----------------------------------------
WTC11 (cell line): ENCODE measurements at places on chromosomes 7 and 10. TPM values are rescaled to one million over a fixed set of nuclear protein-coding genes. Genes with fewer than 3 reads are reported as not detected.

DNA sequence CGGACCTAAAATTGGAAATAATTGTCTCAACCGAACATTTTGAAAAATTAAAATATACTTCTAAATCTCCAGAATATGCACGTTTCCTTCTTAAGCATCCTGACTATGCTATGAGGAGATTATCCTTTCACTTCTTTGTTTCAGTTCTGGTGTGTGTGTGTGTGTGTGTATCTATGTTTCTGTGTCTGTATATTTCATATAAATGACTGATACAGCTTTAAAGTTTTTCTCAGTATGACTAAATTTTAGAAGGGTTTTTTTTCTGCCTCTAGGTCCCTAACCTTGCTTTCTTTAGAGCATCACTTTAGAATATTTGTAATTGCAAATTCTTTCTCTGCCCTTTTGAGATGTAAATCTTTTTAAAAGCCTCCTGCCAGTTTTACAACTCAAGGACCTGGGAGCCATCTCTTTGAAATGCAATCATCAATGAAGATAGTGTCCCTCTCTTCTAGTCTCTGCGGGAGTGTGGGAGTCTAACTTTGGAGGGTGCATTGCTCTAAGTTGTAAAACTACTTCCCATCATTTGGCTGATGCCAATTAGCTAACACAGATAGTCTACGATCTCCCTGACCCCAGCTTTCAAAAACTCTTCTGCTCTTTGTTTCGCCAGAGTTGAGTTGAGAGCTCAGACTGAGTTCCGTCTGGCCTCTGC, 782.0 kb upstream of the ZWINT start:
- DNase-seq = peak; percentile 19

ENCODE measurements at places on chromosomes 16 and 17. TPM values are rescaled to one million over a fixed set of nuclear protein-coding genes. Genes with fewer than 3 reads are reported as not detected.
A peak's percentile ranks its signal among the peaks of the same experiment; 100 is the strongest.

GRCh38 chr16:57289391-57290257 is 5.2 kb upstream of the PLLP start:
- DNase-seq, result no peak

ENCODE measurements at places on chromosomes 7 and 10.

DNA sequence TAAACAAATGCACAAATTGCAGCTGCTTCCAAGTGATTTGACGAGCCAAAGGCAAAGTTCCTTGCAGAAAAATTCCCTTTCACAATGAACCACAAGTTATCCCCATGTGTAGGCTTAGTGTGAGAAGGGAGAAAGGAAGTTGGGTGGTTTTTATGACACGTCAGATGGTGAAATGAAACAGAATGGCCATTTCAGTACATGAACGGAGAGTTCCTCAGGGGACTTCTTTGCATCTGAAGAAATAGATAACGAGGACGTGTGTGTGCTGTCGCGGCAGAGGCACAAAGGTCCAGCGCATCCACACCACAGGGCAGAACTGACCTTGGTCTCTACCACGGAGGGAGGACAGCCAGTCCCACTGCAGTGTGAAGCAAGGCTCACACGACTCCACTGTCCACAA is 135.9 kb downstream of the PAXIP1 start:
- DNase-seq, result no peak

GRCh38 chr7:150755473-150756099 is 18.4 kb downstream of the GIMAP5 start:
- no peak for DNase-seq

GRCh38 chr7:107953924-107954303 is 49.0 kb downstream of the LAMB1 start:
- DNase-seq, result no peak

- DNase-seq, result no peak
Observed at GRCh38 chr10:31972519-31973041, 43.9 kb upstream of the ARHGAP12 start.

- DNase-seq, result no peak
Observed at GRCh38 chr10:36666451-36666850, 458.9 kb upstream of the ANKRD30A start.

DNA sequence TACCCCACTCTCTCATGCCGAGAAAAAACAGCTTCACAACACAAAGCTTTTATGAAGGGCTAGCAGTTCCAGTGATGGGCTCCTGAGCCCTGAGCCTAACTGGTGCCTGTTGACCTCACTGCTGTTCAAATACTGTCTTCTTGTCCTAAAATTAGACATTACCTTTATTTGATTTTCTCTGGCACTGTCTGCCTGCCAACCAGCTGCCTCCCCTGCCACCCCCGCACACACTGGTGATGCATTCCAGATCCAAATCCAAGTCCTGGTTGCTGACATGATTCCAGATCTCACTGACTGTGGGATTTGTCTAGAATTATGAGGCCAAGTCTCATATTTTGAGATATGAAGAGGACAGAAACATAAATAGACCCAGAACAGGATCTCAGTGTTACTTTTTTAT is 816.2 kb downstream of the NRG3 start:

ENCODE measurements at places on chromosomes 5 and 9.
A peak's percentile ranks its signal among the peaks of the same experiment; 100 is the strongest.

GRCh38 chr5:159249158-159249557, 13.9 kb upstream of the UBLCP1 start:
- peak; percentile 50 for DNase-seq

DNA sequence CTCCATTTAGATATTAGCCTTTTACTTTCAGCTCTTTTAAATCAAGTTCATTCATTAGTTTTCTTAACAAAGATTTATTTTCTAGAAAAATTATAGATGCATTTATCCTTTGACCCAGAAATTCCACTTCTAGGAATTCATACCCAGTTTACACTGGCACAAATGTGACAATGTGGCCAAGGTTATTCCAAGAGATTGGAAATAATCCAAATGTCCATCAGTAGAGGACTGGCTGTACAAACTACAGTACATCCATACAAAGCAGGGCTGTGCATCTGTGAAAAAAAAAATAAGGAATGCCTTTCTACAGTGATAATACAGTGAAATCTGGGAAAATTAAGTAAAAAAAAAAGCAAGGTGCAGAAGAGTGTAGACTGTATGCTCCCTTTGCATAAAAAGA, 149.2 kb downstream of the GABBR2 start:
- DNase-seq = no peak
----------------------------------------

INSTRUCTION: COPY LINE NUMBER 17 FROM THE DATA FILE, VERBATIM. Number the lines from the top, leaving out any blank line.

- DNase-seq, result no peak